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Guest Contributor
Emma T.

No Toasts Please...
...for the Endangered Species Act's 30th Birthday...
[Emma T. Suárez] 12/10/03

For thirteen years, a lot of people in California's Central Valley were put through a lot of costly hassles because federal officials decided to protect an "endangered" flower that, it now turns out, isn't anywhere near extinction -- and never was. This saga of bureaucratic bungling carries a blunt moral: federal endangered species law desperately needs reforming.

Lovers of flora naturally admire the simple nobility of the Hoover's woolly-star, an annual herb with gray fuzzy stems and tiny white to pale blue flowers. But sound science never dictated that this plant, which flourishes up and down the Valley, should have been classified as "threatened." That was the designation by the U.S. Fish and Wildlife Service (FWS) in 1990. Recently, the bureaucrats backtracked, removing the special protections and admitting they were never needed.

So how did this non-threatened plant make the "threatened" list? The answer exposes the serious defects in the 30-year-old federal Endangered Species Act. Billed as a shield for vulnerable animals and plants, the ESA is too easily used as a sword by anti-growth forces. Clumsily written, it invites the cynical use of "junk science" to justify labeling hale-and-hearty plants and creatures as "endangered" in order to sideline housing construction and other land use projects.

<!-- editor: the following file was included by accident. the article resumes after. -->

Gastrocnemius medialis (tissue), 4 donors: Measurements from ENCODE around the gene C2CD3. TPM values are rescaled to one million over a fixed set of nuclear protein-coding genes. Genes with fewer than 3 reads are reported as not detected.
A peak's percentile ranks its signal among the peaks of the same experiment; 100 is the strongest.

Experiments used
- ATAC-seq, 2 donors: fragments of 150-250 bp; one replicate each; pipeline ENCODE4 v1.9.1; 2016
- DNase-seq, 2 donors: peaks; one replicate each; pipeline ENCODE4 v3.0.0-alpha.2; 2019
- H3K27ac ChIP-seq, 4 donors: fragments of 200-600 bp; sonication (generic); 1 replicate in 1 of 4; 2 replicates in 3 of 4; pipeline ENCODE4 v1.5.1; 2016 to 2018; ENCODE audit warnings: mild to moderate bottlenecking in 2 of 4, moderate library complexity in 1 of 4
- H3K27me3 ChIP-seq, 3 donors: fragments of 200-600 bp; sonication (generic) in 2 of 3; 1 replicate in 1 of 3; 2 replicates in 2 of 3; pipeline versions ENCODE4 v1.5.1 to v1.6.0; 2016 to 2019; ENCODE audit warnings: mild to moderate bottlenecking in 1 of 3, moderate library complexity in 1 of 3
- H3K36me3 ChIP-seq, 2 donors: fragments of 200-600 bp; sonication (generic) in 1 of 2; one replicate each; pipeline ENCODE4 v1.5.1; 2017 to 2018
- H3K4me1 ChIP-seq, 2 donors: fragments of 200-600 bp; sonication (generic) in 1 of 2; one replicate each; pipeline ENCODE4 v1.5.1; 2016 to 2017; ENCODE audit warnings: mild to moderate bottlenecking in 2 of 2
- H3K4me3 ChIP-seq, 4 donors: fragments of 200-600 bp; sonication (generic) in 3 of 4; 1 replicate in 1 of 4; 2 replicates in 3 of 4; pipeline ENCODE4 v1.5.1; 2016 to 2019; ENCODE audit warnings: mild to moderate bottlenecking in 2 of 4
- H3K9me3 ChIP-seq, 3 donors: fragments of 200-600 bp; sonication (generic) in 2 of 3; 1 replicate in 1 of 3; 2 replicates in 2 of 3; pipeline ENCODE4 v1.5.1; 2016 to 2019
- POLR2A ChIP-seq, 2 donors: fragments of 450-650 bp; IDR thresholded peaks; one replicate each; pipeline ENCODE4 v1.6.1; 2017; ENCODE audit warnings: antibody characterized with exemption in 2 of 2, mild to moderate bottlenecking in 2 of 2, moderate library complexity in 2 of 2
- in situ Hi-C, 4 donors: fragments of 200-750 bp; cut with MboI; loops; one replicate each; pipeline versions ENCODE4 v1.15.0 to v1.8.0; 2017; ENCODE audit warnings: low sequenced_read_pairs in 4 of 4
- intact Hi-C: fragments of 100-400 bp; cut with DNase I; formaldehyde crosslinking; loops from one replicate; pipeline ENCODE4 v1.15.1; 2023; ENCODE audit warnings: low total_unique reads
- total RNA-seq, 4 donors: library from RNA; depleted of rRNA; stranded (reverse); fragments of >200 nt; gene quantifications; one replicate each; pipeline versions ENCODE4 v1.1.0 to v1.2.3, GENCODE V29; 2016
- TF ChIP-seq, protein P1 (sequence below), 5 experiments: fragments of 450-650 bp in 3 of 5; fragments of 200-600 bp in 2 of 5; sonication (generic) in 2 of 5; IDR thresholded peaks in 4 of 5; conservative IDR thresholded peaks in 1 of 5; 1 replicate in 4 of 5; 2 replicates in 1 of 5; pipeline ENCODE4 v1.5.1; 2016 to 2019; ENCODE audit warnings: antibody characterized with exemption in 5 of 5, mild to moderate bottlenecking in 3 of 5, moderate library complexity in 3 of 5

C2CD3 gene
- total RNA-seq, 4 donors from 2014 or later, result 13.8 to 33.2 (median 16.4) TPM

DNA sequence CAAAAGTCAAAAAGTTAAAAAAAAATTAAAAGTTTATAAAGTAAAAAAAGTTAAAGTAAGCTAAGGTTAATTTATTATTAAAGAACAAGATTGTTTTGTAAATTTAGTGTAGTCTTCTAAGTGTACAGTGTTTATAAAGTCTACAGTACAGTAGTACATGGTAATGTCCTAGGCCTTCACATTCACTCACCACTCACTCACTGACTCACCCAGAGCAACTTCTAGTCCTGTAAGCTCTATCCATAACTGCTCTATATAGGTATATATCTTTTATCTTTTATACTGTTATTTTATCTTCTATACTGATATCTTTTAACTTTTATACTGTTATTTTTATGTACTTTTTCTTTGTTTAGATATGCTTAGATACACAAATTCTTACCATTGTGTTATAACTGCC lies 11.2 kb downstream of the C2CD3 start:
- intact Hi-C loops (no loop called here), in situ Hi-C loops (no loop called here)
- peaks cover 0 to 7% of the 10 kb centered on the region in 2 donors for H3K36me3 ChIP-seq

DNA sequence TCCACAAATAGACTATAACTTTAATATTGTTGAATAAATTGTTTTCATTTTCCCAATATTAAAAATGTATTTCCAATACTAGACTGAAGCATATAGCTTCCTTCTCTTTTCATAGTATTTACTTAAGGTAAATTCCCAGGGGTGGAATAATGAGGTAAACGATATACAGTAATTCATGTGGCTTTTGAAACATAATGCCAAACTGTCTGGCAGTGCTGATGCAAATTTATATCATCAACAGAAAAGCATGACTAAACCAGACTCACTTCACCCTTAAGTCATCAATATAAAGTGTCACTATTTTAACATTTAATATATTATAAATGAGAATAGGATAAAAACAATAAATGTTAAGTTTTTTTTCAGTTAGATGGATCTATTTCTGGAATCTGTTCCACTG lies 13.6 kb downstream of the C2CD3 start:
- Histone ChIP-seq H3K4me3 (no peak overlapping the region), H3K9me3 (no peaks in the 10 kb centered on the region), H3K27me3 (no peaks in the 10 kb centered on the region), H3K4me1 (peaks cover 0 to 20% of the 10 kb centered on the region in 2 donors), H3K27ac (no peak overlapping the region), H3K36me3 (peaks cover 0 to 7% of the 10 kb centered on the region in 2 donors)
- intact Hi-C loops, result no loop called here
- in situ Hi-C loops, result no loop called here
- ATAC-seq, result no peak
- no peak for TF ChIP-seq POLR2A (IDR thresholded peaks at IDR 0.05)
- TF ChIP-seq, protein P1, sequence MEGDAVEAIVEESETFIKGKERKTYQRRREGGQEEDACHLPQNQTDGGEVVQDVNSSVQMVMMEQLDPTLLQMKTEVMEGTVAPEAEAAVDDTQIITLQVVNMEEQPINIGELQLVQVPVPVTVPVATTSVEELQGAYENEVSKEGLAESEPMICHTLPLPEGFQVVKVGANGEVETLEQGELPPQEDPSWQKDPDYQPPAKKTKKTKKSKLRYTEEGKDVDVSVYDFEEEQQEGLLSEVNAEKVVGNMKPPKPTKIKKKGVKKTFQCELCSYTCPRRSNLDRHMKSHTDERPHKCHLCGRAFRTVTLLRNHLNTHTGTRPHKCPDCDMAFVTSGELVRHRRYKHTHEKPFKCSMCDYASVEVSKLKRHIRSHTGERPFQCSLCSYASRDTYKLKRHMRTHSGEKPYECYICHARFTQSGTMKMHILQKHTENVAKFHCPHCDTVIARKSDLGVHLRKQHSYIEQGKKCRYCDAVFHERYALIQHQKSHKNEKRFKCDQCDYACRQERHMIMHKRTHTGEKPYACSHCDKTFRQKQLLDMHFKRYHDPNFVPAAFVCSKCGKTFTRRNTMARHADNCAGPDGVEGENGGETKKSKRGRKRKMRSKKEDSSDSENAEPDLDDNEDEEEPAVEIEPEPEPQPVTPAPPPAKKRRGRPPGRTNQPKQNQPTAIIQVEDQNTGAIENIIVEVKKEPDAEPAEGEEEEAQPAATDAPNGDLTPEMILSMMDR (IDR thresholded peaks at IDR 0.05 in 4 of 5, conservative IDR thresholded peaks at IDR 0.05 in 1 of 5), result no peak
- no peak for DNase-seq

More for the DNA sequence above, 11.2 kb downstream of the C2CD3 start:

For instance, the ESA doesn't require up-to-date research on a species' status before an official prognosis can be made. Old studies -- or studies from a different geographical area -- are considered good enough for this kind of government work. Moreover, there is no requirement to take account of economic impact, so species safeguards aren't tailored to minimize the hit on jobs.

In the case of the Hoover's woolly-star, regulators decided that it was "threatened" based on surveys that looked only at limited regions and that had been conducted during a Central Valley drought. You might wonder how trained federal botanists could have missed the elementary biological principle that vegetation will drastically fluctuate depending on the annual rainfall, but that's the long and short of what happened.

In rushing to declare this herb as imperiled, government biologists also failed to consider that it's not on the menu of sheep, cows or other herbivores; that it can be found in varied landscapes and locations, from the Mojave Desert to coastal mountains; and that, all in all, it is remarkably resilient, capable of withstanding heavy foot and hoof traffic. Populations have been identified in Kings, Los Angeles and San Benito counties. In the Central Valley, it spreads like a weed after rains.

All this the FWS now, belatedly, acknowledges -- after a decade of hyper-regulating lands and landowners. This new realism is cold comfort for those who chafed under the regulations for so long. More than 286,000 acres of private and public lands were impacted. Grazing, oil and gas development, and other economically beneficial uses of public lands were curtailed, and expensive, taxpayer-funded monitoring programs were imposed. Private landowners had to tiptoe around the protected herb or risk high fines or even jail time.

Many property owners who had to put up with the government's woolly-star woolly-headedness will second the FWS official who recently called the ESA a "broken law." The 30th birthday of this statute would be a time for celebrating -- if Congress recalls it for a major overhaul.

Emma T. Suárez is an attorney with Pacific Legal Foundation.




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